When History Gets Personal

13 Jul

Like so many others, I’ve been swept up in “Hamilton“-fever. I’ve listened to the musical’s soundtrack on repeat, I’ve watched video after video of its cast, I’ve fawned over Lin-Manuel Miranda’s thought-provoking Tweets and speeches. I could sing much of the soundtrack for you at this point – though I guarantee you don’t want to hear me sing. I’ve read the show’s plot synopsis too, trying to envision what action accompanies the show’s masterful lyrics. But the other day, as I queued up the soundtrack yet again, I started wondering about the characters’ real-life stories, beyond the musical numbers and creative license of a Broadway show.

I started by Googling the Schuyler sisters, who comprise the female protagonists in “Hamilton the Musical” (and also sing one of my favorite songs from the show). Eliza Schuyler became Hamilton’s wife, so I figured I’d start there. Googling inevitably took me to Wikipedia, where I pored over Eliza’s biography. The story of how Eliza met Alexander caught my eye – but not for the reasons you might expect. It wasn’t the details of their courtship, or hard-won approval that I found interesting. Instead, it was where they met: Morristown, New Jersey.

Eliza Marriage.pngYou see, I spent time in Morristown too. I stayed there for a few months in 2010 to do a consulting project a couple towns over. In my personal history, Morristown is another marker on my “memory map”: a place I have summarized to represent a particular moment in time. When I think about Morristown, I remember the friend I made on that project, our attempts to get (good) pizza delivered to the client site, my first ever Tres Leches cake from a nearby restaurant. I think about the assignment I was on and what I gleaned from it. I never got to explore Morristown beyond my day-to-day life, so my associations with the town are purely personal, and relate to my own experiences.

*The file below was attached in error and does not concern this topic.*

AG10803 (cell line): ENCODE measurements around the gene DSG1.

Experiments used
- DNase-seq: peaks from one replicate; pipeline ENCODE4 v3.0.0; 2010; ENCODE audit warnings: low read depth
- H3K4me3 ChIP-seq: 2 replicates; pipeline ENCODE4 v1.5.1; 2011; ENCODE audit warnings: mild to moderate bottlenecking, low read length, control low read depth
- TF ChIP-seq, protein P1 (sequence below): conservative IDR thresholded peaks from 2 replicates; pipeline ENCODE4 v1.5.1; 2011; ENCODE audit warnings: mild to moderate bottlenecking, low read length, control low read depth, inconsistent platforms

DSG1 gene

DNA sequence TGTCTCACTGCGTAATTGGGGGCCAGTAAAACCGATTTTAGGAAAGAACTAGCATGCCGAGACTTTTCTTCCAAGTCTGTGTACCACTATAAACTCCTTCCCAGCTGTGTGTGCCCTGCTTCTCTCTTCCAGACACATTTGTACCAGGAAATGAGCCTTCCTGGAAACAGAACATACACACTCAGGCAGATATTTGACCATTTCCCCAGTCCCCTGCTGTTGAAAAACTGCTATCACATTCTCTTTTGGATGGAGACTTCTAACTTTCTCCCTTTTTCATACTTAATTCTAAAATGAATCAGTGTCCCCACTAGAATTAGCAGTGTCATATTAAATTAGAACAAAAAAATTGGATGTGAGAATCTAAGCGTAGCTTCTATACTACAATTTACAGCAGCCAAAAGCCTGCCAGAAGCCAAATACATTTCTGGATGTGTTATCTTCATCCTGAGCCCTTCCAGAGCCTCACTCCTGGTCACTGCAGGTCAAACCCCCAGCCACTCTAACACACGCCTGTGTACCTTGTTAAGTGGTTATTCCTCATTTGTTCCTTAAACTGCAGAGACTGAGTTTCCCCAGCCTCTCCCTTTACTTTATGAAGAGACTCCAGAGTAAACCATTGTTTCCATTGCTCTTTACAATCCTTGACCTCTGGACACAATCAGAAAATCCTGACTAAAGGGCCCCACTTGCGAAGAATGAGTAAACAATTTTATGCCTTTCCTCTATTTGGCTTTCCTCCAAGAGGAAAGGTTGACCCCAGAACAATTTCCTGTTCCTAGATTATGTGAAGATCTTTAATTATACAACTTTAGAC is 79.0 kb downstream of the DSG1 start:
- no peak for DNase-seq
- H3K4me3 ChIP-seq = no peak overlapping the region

But isn’t it sort of mind-boggling to think about all the things that happen at any given spot? 230 years prior to my discovery of Morristown’s best Tres Leches cake, Eliza Hamilton discovered her future husband in that very same town. Long before I made a new friend on my work assignment, Eliza befriended Martha Washington just a flew blocks over. Like Alexander, I was sent to Morristown for work. But my client’s technology didn’t even exist during Alexander’s lifetime!

I’ve always been fascinated by the way personal memory, collective memory and “history” overlap. It boggles my mind to think about all the things that have happened at a particular site. Not just the monumental moments, but the things that make up “normal” people’s personal histories.  Reading about Morristown reminded me of the many layers that make up every physical location we see. For every “history marker,” there are plenty more things that happened in that place, that mattered to someone, who maybe just wasn’t famous.

Think of all the mysteries that lie beneath the surface everywhere we step. What else happened there before now? Who else crossed that point? Who do we “share” that spot with? And in 200 years, will it be an important place for someone else’s story?



6 Responses to “When History Gets Personal”

  1. Robert Kirkendall July 13, 2016 at 12:05 PM #

    I always think about history and what my surrounding environment looked like at different times in the past. 200 years ago where I live was under Spanish domain.


    • Felicia Baskin July 13, 2016 at 12:15 PM #

      Isn’t it fascinating? I think about that a lot as I travel around the U.S., too. Of course I know the general story of U.S. history, but my personal experience of “old America” is pretty different having grown up on the West Coast rather than somewhere like New Jersey or Virginia. We learned all the usual history but since you don’t sense it around you, it never felt as “real” to me as the Missions and the Spanish influence. Whenever I travel to places with U.S. colonial history, it feels a little thrilling to think about our country’s earliest moments!

      Liked by 1 person

      • Robert Kirkendall July 13, 2016 at 12:30 PM #

        Exactly! I grew up in San Jose, and city limits signs said ‘Founded 1777’. I used to wonder about how my hometown was only a year younger than the USA, but was not a part of the USA at that time, and wouldn’t be until 1850. You grow up learning a dual history in California, which still fascinates me.


      • Felicia Baskin July 17, 2016 at 5:02 PM #

        In SF, a lot of people don’t realize where the Mission neighborhood got its name and it’s always sort of funny to explain it!

        Liked by 1 person

      • Robert Kirkendall July 18, 2016 at 8:30 AM #

        I just hope The Mission remains La Misión ☺

        Liked by 1 person


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